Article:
Tuesday 21 November 2017

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Test Benches : Part 1

So we have a design. But it's unproven. In this tutorial we look at designing a simple testbench in VHDL.

With VHDL, it is possible to model not only the hardware or system design, but also a test bench to apply stimulus to the design and to analyze the results, or compare the results of two simulations. In effect, VHDL can be used as a stimulus definition language as well as a hardware description language.

One consequence of using VHDL to model a test bench is that the test bench is portable between VHDL tools from different vendors.

Test Bench for MUX4

The entity declaration for a test bench (entity TEST_MUX4 is ... end;) is usually empty. This is because the test bench itself does not have any inputs or outputs. Test vectors are generated and applied to the unit under test within the test bench. Note that it is illegal to have an architecture body without an entity declaration.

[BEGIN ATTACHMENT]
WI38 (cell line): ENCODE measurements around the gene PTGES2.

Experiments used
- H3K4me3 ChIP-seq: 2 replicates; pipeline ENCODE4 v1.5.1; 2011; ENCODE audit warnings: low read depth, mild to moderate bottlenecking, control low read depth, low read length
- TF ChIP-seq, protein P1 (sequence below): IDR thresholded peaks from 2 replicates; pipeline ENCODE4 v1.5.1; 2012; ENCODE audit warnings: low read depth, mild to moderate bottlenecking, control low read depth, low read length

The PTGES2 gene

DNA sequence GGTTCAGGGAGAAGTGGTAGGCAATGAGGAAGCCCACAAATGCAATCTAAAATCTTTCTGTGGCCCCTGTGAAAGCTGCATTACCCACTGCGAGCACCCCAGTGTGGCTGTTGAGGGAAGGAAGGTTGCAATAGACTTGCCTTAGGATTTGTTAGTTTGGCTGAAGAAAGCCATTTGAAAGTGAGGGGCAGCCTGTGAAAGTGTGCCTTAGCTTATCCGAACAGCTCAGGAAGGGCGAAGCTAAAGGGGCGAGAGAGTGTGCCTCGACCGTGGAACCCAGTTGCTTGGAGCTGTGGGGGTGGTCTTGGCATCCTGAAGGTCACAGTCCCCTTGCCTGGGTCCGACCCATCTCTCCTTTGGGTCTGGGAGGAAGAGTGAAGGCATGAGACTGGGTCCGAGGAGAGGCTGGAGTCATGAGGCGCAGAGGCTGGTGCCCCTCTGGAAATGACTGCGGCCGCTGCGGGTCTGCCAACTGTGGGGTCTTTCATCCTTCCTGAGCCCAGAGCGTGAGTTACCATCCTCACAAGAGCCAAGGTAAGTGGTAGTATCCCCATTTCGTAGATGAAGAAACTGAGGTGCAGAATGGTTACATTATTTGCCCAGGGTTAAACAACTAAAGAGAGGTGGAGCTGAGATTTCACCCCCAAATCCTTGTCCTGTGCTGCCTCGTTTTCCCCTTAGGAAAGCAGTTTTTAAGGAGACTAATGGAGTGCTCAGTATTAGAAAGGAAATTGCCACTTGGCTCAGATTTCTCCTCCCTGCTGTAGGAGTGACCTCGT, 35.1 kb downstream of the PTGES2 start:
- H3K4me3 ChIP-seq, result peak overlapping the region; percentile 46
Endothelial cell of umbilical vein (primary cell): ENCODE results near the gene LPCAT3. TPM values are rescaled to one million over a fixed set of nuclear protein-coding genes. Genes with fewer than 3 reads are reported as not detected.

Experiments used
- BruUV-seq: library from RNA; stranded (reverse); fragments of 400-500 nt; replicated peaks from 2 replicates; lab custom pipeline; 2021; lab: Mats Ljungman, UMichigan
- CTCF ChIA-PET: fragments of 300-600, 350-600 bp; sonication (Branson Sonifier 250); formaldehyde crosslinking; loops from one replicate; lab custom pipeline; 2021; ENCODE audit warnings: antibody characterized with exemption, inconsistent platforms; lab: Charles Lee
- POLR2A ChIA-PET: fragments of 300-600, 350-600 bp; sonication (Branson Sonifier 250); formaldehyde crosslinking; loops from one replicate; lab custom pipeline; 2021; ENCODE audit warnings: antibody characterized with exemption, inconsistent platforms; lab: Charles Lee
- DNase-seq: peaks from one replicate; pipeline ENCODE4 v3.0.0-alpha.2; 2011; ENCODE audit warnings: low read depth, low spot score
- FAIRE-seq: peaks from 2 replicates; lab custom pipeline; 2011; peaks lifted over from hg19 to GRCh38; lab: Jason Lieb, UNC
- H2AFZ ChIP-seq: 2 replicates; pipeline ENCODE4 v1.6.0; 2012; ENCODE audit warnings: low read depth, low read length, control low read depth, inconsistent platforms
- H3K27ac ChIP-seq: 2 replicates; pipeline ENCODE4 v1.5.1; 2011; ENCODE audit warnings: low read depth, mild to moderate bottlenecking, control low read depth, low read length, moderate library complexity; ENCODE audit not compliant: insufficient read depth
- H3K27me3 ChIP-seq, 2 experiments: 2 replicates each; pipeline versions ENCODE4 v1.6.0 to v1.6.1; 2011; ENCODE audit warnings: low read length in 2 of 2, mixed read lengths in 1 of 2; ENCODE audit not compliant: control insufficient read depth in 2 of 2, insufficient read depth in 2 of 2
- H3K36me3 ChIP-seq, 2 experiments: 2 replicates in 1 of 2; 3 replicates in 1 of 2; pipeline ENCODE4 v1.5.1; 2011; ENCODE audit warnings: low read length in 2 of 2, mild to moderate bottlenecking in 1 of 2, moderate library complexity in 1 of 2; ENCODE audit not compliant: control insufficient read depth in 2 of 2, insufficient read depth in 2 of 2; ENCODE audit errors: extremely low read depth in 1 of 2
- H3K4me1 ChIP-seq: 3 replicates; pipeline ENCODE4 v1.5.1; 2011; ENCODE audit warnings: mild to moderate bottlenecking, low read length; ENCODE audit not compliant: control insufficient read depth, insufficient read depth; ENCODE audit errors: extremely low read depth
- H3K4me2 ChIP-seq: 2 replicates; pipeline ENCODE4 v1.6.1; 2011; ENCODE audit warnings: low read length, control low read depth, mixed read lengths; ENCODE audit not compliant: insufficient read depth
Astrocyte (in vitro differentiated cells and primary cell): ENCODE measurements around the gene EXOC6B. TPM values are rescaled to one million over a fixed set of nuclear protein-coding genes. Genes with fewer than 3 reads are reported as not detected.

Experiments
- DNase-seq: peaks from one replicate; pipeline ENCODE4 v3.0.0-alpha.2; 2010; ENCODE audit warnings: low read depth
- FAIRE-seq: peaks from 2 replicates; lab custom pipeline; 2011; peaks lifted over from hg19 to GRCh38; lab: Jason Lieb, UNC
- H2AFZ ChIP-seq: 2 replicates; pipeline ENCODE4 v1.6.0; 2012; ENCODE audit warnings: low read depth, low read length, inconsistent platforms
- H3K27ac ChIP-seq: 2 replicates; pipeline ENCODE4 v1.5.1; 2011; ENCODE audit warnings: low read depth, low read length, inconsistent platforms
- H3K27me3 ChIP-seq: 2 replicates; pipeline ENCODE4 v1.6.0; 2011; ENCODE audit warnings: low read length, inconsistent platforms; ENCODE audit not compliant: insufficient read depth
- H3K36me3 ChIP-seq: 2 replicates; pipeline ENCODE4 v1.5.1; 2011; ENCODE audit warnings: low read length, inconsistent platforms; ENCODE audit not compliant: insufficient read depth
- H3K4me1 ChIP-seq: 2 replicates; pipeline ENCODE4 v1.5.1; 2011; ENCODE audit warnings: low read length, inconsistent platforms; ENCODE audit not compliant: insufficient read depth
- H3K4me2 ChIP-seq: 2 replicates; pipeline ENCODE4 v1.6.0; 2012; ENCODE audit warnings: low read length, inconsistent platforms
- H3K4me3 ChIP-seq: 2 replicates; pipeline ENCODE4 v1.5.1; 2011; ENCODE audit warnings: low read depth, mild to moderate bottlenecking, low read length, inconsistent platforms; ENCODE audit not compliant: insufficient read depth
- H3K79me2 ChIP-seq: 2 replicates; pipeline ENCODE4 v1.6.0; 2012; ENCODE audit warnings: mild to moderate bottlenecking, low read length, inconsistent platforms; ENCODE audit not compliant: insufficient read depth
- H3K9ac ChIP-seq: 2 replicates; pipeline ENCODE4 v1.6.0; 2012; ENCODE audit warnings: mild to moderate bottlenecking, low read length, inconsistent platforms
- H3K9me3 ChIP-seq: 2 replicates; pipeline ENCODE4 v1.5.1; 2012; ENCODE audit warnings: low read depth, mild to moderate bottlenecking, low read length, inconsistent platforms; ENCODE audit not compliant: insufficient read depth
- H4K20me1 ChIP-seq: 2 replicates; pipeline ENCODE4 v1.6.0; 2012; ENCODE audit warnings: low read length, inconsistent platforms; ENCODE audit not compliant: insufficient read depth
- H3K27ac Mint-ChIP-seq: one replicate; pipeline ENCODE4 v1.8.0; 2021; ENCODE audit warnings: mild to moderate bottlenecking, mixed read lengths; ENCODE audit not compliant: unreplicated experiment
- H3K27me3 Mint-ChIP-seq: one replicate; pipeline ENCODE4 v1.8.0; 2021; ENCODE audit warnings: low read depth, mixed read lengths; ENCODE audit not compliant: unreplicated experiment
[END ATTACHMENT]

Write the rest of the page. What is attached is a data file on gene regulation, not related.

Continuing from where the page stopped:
Components

A component declaration is needed (component MUX4 ... end component;) in order to pull the MUX4 entity into the test bench. Think of a component declaration as a chip socket. It allows a VHDL structural description to be written in a top-down manner, because the VHDL compiler can check the consistency of the design unit that uses the component before the corresponding design entity has been written.

In order that the VHDL simulator can bind (more VHDL jargon) the design entity MUX4 to the component MUX4, the names and types of the ports must match between the entity and the component.

Test Bench for MUX4

entity TEST_MUX4 is
end;

library IEEE;
use IEEE.STD_LOGIC_1164.all;

architecture BENCH of TEST_MUX4 is

  component MUX4
    ...
  end component;

  -- signals

begin

  -- signal assignments to create stimulus

  M: MUX4 port map (...);

end BENCH;

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